Green – everything is great, keep going.
Yellow – I’m nearing my limit, ease up a bit OR I need to change things up a bit OR I need you to check in with me.
Red – stop (check in to determine what steps to take next) OR Stop the scene entirely.
Safe Word – stop (check in to determine what steps to take next) OR stop the scene entirely.
You will notice that there are two ways to use both RED and SAFE WORD. I prefer the “stop and check in” use of the word. If the bottom needs to stop, they can then say so. If it’s just a matter of something needing adjusting, we don’t need to abandon the whole scene when a simple loosening of rope or change of position will correct the issue.
The reason I prefer using this version of a safe word is that a bottom is more likely to safe word to tell me something is wrong if they don’t think it’s going to end the whole scene. If RED means stop everything and move to aftercare, they are probably going to be less likely to use it. They will wait until things are super bad before letting me know.
This is also where YELLOW comes in handy, for those times when it’s a small thing that can be easily fixed.
I got into the habit of this use of safe words when doing professional BDSM. A client isn’t going to say RED 10 minutes into a scene when they’ve paid for an hour if it means the scene is over. Which is totally understandable, but not great as far as communication goes.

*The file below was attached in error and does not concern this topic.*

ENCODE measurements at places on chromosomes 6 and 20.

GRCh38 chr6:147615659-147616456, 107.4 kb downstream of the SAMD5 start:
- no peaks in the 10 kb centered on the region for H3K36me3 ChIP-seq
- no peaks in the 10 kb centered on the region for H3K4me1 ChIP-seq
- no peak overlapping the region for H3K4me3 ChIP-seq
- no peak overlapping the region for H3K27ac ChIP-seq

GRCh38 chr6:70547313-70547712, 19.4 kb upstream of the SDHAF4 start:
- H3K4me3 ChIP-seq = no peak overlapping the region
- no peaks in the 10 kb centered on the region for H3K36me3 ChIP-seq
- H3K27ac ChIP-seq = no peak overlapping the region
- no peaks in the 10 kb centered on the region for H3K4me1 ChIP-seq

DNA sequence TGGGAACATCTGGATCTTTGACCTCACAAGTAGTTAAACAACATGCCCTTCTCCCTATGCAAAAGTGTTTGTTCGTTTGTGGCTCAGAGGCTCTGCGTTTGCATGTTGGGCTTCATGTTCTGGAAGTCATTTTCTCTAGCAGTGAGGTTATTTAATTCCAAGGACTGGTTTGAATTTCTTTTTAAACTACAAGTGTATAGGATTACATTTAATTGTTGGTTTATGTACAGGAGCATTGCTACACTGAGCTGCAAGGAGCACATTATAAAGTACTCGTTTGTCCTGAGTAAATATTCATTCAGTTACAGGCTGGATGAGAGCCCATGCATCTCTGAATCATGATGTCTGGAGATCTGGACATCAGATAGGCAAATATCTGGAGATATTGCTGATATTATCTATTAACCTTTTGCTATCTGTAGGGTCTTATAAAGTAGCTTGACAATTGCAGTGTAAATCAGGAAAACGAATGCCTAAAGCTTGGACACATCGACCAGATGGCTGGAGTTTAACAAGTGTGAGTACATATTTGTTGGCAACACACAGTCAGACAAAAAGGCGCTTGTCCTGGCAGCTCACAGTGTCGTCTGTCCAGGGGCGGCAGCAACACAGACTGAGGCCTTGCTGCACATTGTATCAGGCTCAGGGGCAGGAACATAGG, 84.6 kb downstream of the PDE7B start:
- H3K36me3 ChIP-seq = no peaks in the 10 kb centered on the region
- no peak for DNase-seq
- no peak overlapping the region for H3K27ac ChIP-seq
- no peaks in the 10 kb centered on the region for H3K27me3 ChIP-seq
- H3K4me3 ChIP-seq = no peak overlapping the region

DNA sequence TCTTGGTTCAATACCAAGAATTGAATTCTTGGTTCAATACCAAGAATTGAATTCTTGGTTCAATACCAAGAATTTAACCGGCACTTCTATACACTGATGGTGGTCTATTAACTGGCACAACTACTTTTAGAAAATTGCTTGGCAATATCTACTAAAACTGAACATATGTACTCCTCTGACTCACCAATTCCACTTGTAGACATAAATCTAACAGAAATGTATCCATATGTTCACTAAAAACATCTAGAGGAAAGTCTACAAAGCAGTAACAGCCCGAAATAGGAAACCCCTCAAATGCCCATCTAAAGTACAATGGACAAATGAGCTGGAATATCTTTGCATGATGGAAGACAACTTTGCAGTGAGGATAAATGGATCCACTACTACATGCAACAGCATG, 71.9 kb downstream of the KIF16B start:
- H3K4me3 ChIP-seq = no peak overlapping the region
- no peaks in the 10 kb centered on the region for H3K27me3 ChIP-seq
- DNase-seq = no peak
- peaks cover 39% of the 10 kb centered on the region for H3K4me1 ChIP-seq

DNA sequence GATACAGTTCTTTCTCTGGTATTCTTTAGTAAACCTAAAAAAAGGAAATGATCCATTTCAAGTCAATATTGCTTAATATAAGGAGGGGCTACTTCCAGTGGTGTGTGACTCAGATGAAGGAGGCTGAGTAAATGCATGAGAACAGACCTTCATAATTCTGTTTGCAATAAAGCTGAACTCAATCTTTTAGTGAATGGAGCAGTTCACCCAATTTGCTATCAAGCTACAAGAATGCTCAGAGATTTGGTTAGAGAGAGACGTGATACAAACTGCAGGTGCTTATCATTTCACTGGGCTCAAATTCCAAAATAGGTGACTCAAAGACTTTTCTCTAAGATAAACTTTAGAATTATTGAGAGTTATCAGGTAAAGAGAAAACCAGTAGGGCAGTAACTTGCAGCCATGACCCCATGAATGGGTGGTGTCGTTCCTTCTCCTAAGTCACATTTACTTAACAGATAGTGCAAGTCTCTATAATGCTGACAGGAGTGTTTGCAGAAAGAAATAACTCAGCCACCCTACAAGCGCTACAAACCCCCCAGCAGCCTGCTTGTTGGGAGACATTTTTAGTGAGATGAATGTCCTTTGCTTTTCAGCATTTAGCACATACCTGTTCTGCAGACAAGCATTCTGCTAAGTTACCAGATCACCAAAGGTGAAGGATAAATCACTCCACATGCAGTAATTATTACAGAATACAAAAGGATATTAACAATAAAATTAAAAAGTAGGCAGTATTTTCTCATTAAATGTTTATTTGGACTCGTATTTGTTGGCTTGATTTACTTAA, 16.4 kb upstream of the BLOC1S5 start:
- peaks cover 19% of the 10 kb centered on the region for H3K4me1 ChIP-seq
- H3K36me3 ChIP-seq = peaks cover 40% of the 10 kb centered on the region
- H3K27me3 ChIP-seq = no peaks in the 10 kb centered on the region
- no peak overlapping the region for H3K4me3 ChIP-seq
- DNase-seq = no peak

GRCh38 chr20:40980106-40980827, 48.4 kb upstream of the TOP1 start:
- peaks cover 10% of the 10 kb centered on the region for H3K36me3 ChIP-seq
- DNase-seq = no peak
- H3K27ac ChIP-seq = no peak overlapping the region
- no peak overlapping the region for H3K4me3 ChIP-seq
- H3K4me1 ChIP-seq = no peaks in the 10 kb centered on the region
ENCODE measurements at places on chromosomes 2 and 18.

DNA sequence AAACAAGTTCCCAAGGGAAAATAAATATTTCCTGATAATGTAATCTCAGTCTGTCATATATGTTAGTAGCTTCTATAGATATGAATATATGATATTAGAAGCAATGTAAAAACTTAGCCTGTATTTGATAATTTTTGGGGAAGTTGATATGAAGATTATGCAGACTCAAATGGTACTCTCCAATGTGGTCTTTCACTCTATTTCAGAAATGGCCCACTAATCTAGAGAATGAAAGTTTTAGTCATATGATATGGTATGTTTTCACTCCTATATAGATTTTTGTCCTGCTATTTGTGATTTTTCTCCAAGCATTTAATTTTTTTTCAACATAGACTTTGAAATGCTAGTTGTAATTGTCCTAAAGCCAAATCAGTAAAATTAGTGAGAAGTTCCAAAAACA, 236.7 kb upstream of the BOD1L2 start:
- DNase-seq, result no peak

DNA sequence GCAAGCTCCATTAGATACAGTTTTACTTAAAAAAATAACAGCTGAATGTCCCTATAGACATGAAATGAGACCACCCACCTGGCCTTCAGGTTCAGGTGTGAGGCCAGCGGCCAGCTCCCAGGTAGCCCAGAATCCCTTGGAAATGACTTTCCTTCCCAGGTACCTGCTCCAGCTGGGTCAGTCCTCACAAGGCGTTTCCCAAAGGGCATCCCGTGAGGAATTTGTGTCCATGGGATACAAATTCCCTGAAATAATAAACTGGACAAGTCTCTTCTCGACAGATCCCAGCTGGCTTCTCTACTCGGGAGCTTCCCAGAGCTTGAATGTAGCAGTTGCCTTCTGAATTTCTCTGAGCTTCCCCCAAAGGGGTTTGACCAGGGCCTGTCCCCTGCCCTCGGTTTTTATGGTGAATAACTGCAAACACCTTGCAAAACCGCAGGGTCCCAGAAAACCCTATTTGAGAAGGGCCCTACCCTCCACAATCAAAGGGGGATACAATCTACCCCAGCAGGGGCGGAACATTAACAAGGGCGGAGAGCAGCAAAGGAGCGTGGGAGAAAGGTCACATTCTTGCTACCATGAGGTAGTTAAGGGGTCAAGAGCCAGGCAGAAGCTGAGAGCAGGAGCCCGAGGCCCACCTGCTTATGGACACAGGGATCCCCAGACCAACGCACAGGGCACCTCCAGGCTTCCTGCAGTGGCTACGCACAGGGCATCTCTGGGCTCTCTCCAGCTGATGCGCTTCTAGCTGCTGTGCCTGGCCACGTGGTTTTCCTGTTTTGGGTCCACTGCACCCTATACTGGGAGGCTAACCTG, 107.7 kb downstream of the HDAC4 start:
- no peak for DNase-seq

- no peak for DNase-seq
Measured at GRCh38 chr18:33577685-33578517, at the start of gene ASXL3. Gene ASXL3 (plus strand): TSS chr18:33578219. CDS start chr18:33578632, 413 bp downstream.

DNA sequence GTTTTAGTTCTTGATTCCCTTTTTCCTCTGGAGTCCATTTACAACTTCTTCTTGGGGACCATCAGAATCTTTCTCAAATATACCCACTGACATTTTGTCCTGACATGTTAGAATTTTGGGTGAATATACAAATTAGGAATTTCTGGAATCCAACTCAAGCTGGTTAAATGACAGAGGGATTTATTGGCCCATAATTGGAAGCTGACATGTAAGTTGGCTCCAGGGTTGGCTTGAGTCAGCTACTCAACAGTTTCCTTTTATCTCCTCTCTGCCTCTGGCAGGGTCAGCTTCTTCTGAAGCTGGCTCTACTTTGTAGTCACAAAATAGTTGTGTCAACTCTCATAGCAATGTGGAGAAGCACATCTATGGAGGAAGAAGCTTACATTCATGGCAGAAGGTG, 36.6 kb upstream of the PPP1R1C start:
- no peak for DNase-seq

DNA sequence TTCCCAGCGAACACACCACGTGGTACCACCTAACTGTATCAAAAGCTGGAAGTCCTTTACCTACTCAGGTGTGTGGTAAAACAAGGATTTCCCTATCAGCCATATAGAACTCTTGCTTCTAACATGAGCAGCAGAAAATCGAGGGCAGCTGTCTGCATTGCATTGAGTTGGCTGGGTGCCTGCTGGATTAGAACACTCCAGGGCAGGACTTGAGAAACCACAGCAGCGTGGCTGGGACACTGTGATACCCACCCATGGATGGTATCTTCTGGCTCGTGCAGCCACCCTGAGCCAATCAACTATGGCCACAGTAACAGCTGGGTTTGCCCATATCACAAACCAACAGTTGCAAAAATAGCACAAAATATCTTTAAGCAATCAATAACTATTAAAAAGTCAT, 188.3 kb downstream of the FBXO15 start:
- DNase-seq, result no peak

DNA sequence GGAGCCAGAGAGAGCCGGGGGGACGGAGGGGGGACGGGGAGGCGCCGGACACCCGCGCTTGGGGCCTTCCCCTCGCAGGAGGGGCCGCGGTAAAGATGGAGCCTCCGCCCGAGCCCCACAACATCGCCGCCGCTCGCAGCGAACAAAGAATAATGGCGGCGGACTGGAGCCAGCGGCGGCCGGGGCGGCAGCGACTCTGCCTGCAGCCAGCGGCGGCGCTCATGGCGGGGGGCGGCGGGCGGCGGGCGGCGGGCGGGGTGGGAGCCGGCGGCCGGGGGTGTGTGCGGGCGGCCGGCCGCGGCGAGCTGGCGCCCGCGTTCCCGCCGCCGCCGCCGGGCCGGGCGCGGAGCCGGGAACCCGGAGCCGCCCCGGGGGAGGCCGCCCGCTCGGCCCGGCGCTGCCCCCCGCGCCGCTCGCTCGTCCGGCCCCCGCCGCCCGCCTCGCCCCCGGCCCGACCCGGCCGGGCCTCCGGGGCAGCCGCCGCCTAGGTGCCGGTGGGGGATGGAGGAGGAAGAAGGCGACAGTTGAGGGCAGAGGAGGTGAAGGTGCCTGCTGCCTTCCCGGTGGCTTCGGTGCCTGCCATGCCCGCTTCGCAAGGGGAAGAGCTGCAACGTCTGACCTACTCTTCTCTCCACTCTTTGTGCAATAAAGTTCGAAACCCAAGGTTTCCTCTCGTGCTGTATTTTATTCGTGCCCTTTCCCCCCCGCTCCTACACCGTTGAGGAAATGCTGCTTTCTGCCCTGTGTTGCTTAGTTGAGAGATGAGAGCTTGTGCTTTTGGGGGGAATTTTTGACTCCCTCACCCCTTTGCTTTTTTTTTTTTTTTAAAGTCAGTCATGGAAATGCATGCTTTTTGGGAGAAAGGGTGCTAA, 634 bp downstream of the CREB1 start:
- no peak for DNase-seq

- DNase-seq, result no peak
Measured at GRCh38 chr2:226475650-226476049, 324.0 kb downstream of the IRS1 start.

There are times when a bottom isn’t able to use a safe word. Maybe they are gagged or non-verbal. You still need a way to communicate. This is where safe signals come in.
A safe signal can be anything that will get the top’s attention. It can be a ‘tap out’ type thing, where they tap the leg or body of the top (the top must stay within reach for this to work). Tap outs also work for wrestling scenes and primal scenes where a verbal safe word might ruin the fun.
A common safe signal is the use of a ball or scarf. The bottom can drop it or wave it to get the tops attention. I prefer something that is both visual and auditory, so I like bells or keys. They will make noise and be a visual cue when dropped or waved around. I often use a nipple clamp with a bell for this purpose (in the bottom’s hand, not on their nipple).
Overall, I much prefer plain language over a specific safe word, unless I’m engaging in resistance play. Plain language is just that. If the bottom has a cramp, they say “I have a leg cramp, can I change positions”. If they are getting to the limit of their pain tolerance, they say “I don’t know how much more of that I can take”.
They aren’t directing the scene, just giving me the information I need to make sure we both have a good time and that we both come out of the experience happy.
Plain language doesn’t always work. As I mentioned above, some bottoms will be less verbal or non verbal during scenes. You need to know this so you can arrange a safe word or signal.
In the end, safe words are there to make communication easier. They are just a tool to use, not the be all and end all. They can be a useful tool to have or they can become redundant or inconvenient for some who prefer plain language.